Narendra Bhawan: A Feast for the Senses in Historic Bikaner
Narendra Bhawan in Bikaner offers an unparalleled food and travel experience under the aegis of Karan Singh Vaid and a superlative staff
The veranda at Narendra Bhawan in Bikaner
"All the stories have been told, all that remains is the storyteller." While that's not a classical adage (yet!), it is an accurate statement nonetheless. And it has never been more manifest than at Narendra Bhawan, the former home of the last Maharaja of Bikaner, Narendra Singhji, born on the threshold of Indian Independence, in 1946, and passing away at another milestone, the millennium.
While his highness may have passed away, his legacy has been brick and mortared at his Bhawan, now a boutique destination. Here hotel president Karan Singh Vaid, also its dastangoi, tells the story of India, both prior to and post Independence and parallel to the life of its erstwhile royal owner, in a wholly inimitable style; a regal bearing and manner of speech, with just a dash of decadence, plays no small part in the reiteration of a bygone era. And while there are no dancing girls clad in diaphanous wisps shimmering around the hotel, you can't help thinking that Karan, as we shall call him, would have had it otherwise. Indeed, that's also why the writer of this piece shall employ the royal 'we' rather than the more common 'I'.
And what a hotel, dear reader. Part time machine and part diorama, it traces the aesthetics of a new republic (obviously India, not Star Wars) with its architecture - a homage to schools including Bauhaus, Art Deco and Indo-Sacarenic, among others. If each floor of the hotel follows a different aesthetic from the parables of India, every corner has a different story to tell of the King who dwelt in that time and this space. Rest assured, Karan tells them all with a flair far exceeding this poor account.
These histories and geographies are best recounted elsewhere; we shall stick to our métier, or bread and butter if you will, its cuisine. Narendra Bhawan houses a fine-dine restaurant, patisserie, cafe and pool deck -- each with their own mien and menu -- but also has other offerings, if you ask nicely, as well as remember there are no free lunches in life. This is not innuendo, but just a reminder that extras are chargeable.
So, apart from the a la carte(s), you can partake in 'Meditations on Food', another recounting of the Raj and further eras, in this case gustatory rather than architectural. Like the spices of life, there is a variety of options here, which we have segregated below. These are just a few of the culinary meditations available at the property:
For instance, those with a literary bent of mind might like to partake of the 'Literary Menu' a six-course degustation, each episode of which is inspired from one in literature. Like the books they find their source in, the dishes and their many elements stay with you awhile. And all are imminently digestible, we hasten to add, in case the last statement gave you pause.
Since we don't want to include spoiler alerts, we shall refrain from naming either the dishes or their source material. We can assure you, however, that they are literally more luxe than the storied words that inspired them, and just as exquisitely crafted. Karan's narration of each passage prior to the course that it resulted in put words in our mouth, so we shall hasten on before we give away details.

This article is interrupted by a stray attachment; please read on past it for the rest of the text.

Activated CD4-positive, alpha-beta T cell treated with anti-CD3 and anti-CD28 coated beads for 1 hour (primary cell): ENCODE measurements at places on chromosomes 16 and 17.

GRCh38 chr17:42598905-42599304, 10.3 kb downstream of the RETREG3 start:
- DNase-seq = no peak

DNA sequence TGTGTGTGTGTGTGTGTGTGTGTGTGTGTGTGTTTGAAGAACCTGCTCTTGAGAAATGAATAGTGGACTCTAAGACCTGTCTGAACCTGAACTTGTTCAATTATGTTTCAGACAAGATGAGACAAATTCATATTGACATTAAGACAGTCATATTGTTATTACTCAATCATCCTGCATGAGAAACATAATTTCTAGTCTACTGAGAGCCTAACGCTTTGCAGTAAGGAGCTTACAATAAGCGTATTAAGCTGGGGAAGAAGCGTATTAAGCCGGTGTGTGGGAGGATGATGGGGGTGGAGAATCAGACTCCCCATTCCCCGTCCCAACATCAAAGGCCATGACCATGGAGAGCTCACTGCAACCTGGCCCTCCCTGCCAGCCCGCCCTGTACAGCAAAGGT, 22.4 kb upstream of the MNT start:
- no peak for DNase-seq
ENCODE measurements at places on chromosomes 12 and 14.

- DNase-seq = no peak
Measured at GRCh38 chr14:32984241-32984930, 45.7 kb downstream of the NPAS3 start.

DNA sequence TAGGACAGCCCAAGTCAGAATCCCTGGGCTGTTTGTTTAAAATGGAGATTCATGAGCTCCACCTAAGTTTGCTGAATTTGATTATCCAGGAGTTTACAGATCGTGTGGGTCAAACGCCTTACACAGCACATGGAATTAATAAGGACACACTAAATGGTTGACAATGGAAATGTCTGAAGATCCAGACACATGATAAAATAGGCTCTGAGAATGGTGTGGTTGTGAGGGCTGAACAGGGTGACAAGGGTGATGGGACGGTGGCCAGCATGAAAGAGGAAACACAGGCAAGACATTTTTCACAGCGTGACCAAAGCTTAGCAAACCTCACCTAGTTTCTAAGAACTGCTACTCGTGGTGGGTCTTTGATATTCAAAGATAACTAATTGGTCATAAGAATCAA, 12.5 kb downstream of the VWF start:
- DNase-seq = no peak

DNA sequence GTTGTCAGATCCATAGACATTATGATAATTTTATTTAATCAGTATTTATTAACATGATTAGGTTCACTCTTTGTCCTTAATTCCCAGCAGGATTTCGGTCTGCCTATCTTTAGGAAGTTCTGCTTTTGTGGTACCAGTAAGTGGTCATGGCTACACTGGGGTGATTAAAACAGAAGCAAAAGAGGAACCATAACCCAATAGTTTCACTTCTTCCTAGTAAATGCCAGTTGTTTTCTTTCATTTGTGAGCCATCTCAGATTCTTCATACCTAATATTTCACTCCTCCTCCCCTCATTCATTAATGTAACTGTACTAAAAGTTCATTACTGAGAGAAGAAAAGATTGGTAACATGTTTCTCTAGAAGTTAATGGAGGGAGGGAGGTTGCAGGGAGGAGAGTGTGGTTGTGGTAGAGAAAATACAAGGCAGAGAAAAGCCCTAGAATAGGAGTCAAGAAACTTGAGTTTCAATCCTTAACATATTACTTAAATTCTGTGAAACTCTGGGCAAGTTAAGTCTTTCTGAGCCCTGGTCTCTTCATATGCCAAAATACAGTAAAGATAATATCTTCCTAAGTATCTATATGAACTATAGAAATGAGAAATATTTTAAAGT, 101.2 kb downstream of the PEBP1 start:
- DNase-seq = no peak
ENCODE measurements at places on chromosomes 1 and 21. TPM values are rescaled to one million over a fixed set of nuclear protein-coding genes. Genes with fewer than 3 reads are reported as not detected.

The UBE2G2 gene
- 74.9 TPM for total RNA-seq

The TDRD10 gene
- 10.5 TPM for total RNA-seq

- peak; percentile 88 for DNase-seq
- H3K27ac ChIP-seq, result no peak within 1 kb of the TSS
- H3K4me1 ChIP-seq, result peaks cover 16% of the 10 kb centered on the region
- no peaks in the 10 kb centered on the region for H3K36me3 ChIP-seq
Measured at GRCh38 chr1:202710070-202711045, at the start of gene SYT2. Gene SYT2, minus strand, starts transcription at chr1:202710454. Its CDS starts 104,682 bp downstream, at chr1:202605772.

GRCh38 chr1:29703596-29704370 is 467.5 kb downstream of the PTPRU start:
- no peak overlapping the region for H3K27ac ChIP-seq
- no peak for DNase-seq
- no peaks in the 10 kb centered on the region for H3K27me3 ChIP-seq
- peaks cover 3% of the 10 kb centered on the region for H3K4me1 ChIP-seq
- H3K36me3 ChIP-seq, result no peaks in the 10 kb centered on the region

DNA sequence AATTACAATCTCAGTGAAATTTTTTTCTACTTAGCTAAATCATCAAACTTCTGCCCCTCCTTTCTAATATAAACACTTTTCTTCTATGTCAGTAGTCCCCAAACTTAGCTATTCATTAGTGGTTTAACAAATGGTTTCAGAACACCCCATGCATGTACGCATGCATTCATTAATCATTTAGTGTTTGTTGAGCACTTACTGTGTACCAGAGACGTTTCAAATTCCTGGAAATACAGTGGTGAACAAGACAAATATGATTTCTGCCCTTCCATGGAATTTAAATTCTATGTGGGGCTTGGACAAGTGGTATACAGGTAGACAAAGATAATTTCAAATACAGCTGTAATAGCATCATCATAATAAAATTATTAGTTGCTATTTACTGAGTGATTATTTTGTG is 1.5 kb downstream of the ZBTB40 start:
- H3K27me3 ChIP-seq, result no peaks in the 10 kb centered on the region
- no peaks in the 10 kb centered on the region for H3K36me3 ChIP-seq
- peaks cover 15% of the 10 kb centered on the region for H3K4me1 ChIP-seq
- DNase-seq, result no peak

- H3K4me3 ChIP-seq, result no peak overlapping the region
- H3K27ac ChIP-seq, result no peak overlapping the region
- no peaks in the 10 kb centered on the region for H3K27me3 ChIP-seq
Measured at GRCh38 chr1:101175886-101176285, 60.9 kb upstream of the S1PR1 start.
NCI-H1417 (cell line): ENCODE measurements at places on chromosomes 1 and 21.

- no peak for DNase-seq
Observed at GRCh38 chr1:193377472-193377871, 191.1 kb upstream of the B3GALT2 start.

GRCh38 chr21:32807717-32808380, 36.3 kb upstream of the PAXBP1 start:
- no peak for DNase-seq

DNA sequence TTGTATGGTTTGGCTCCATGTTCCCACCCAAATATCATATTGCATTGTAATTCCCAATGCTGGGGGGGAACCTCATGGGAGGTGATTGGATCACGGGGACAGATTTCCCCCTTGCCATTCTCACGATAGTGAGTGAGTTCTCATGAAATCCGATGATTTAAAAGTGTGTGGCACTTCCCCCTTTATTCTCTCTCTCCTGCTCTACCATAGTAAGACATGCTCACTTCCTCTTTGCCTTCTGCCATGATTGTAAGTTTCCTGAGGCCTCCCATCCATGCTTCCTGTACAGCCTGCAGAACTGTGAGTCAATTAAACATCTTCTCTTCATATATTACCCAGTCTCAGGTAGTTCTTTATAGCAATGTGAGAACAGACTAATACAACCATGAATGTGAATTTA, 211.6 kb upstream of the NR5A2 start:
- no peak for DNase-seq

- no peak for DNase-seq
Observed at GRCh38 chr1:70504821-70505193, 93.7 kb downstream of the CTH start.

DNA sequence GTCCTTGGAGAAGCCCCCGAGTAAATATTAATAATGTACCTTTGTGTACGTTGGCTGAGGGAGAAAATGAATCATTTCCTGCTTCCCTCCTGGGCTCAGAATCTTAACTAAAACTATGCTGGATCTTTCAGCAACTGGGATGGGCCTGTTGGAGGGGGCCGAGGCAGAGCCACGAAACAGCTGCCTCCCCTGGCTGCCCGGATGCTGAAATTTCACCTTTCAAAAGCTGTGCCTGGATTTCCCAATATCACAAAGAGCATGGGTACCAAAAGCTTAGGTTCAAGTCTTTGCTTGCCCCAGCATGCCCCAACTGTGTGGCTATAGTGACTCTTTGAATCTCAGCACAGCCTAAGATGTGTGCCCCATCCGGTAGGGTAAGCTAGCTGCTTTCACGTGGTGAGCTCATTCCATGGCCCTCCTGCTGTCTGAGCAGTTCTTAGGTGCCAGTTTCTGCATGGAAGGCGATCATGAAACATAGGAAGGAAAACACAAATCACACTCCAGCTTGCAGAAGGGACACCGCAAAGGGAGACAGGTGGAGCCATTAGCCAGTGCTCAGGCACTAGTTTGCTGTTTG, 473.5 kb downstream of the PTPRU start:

Even if history isn't your cup of tea, Karan and the hotel make it both palatable and engrossing. They do this by taking you physically to another venue as well as back in time, recreating a royal repast which would have been de jeur for the rich, famous and blue blooded in the days of yore, and the rooms in which they dined therein.
Again, we don't want to spoil the surprise but we will mention that your dining venue has been enshrined as it was, when first constructed and ornamented, more than a 120 years ago and that you should keep your stomach empty prior. You know how heavy history can be, even if it's usually not as delicious.
In case you're feeling stuffed by this point -- who wouldn't -- why not head to the great outdoors and take in some fresh air? And whole roasted goat, of course. Ratadi Talai is an oasis in the rough scrub outside Bikaner, which served as a watering hole for wildlife and bountiful hunting spot for that most dangerous animal, man.
In past times Rajahs and their equally sybaritic courts would make for the Talai to feast and drink, presumably among other things, as well as hunt; successful or not, they were assured of dinner. As were we. Taken there at sunset, and seated amidst white canopies that reflected the bright full moon, and within sight of the picturesque ruins of an old hunting lodge, we could have stayed there forever, dear reader. The constantly refilled platters of rabbit and other game meat along with more domesticated provender didn't hurt either, of course.
Just when you thought it's all fun and games, comes another meditation. First you're blindfolded and then... OK, it is more fun and games. You're seated in the private dining area of Narendra Bhawan's fine dine, called P&C (Pearls and Chiffon, a la the Maharanis of Rajputana) and given velveteen black blindfolds to put on.
For those of you thinking 50 Shades - or preferably, actual aspects of dominance and submission, literary or physical - it is true that for the course of this meal you do cede control and submit entirely. Servers noiselessly move around the enclosed space, guiding your movements between cutlery, crockery and cuisine -- Karan also lends a hand, pun intended -- and serving a succession of succulent dishes, which are both achingly familiar to your palate as well as utterly foreign to your mind, due to the muting of all other senses. Meditations on food indeed.
(The writer was a guest of the hotel during his stay)
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